## PHY452H1S Basic Statistical Mechanics. Lecture 5: Motion in phase space. Liouville and Poincar’e theorems. Taught by Prof. Arun Paramekanti

Posted by peeterjoot on January 22, 2013

# Disclaimer

Peeter’s lecture notes from class. May not be entirely coherent.

# Motion in phase space

Classical system: with dimensionality

Hamiltonian is the “energy function”

Expressed in terms of the Hamiltonian this is

In phase space we can have any number of possible trajectories as illustrated in (Fig1).

# Liouville’s theorem

We are interested in asking the question of how the density of a region in phase space evolves as illustrated in (Fig2)

We define a phase space density

and seek to demonstrate *Liouville’s theorem*, that the phase space density does not change. To do so, consider the total time derivative of the phase space density

We’ve implicitly defined a current density above by comparing to the continuity equation

Here we have

Usually we have

but we don’t care about this diffusion relation, just the continuity equation equivalent

The implication is that

Flow in phase space is very similar to an “incompressible fluid”.

# Time averages, and Poincar\’e recurrence theorem

We want to look at how various observables behave over time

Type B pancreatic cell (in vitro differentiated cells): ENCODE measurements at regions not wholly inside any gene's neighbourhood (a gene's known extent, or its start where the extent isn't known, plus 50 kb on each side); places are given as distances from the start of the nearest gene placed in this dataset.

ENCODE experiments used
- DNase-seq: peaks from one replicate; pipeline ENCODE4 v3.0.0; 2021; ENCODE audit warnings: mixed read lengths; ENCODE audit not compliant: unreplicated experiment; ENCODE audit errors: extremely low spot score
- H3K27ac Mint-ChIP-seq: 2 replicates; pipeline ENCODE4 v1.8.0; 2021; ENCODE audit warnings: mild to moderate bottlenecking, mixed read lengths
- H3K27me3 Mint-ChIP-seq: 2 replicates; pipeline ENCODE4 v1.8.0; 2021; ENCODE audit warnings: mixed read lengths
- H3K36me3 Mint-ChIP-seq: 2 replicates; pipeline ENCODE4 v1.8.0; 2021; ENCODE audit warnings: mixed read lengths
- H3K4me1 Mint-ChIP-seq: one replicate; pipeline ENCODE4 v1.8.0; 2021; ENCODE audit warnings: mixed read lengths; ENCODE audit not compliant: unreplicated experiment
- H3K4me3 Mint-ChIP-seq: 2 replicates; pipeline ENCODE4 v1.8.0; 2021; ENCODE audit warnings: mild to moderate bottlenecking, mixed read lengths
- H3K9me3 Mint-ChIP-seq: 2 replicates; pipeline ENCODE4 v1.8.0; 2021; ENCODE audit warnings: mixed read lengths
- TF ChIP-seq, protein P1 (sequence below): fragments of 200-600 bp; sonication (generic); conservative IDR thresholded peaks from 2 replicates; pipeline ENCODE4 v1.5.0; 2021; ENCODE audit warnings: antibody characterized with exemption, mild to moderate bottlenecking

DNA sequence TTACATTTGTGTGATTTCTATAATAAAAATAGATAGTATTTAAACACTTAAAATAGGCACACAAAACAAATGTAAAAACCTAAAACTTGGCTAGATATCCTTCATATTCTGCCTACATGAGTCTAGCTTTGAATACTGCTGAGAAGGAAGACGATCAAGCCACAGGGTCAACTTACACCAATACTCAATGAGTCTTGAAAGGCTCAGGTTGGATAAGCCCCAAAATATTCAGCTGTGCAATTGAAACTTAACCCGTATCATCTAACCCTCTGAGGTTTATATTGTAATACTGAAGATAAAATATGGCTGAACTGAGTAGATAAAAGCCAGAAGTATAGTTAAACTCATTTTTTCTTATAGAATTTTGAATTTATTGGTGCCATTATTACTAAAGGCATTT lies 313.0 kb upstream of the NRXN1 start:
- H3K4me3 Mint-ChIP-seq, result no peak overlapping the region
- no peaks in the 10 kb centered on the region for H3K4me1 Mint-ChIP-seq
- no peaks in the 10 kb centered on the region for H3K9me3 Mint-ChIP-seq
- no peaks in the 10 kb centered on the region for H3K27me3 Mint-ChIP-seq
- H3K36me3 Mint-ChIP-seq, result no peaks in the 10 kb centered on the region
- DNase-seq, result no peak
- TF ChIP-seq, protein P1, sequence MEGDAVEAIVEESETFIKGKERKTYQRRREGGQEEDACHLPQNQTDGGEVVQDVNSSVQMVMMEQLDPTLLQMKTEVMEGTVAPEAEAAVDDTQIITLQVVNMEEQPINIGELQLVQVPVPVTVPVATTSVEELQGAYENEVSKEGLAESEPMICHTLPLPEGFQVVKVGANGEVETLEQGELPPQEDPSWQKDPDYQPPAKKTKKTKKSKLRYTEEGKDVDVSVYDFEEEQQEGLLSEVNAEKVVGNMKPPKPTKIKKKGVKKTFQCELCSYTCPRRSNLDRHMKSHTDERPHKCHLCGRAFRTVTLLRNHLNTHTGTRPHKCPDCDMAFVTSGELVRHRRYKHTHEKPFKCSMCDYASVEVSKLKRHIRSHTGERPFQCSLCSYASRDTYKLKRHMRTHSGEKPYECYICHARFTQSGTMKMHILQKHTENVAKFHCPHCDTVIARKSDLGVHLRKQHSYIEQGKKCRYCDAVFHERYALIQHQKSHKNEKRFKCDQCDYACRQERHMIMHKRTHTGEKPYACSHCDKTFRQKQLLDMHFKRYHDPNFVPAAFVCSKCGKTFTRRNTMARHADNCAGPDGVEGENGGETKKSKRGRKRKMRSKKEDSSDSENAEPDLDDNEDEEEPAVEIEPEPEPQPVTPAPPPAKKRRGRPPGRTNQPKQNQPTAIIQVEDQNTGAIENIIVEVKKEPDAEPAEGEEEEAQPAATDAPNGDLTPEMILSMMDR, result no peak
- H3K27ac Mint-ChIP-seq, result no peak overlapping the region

We’d like to understand how such averages behave over long time intervals, looking at .

This long term behaviour is described by the *Poincar\’e recurrence theorem*. If we wait long enough a point in phase space will come arbitrarily close to its starting point, recurring or “closing the trajectory loops”.

A simple example of a recurrence is an undamped SHO, such as a pendulum. That pendulum bob when it hits the bottom of the cycle will have the same velocity (and position) each time it goes through a complete cycle. If we imagine a much more complicated system, such as harmonic oscillators, each with different periods, we can imagine that it will take infinitely long for this cycle or recurrence to occur, and the trajectory will end up sweeping through all of phase space.

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